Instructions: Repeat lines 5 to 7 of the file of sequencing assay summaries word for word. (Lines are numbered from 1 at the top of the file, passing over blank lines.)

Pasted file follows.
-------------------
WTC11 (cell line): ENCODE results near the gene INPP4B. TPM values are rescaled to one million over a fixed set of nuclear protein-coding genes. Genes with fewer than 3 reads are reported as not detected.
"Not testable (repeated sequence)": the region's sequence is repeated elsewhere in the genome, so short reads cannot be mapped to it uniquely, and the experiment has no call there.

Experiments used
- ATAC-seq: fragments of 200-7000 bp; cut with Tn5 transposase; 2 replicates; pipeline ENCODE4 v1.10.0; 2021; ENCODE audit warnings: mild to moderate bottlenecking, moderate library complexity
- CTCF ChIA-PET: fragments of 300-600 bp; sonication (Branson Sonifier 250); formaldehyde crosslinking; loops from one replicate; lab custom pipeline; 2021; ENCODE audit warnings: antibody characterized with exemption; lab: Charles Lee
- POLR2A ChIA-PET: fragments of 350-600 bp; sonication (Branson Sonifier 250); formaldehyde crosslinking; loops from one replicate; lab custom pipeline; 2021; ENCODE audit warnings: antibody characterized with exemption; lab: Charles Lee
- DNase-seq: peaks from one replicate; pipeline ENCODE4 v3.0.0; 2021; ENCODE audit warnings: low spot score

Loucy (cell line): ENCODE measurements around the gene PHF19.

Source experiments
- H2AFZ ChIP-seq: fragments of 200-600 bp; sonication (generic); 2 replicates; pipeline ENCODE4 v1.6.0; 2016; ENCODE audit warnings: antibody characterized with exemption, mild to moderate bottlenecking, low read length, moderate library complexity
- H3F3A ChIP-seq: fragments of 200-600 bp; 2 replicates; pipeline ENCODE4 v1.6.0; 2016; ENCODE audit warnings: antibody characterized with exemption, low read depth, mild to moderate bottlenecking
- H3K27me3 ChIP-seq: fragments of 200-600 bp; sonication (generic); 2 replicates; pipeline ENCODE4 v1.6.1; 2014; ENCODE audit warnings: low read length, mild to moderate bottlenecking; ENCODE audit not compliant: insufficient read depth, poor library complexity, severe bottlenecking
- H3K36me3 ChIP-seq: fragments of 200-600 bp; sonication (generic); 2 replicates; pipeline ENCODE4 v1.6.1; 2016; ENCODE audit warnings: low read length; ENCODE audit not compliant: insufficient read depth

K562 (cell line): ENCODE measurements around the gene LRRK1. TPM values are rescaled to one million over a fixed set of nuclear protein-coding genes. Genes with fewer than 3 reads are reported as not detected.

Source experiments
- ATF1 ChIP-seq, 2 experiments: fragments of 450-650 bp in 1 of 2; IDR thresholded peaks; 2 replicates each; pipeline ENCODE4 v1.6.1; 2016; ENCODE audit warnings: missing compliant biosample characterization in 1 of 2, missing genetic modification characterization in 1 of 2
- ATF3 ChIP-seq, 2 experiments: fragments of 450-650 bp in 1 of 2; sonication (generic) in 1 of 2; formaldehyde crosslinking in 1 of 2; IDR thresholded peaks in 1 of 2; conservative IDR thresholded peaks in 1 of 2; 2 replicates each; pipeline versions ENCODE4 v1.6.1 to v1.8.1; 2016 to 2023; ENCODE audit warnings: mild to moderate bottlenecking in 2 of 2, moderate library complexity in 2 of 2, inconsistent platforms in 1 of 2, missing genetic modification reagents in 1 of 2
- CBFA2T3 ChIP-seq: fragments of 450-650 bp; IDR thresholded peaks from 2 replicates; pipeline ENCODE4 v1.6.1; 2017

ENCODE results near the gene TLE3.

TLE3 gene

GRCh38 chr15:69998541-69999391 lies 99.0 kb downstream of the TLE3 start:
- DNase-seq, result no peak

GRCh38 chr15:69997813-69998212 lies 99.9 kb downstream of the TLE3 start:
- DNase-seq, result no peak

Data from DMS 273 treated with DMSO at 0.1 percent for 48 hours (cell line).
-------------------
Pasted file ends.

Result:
- CTCF ChIA-PET: fragments of 300-600 bp; sonication (Branson Sonifier 250); formaldehyde crosslinking; loops from one replicate; lab custom pipeline; 2021; ENCODE audit warnings: antibody characterized with exemption; lab: Charles Lee
- POLR2A ChIA-PET: fragments of 350-600 bp; sonication (Branson Sonifier 250); formaldehyde crosslinking; loops from one replicate; lab custom pipeline; 2021; ENCODE audit warnings: antibody characterized with exemption; lab: Charles Lee
- DNase-seq: peaks from one replicate; pipeline ENCODE4 v3.0.0; 2021; ENCODE audit warnings: low spot score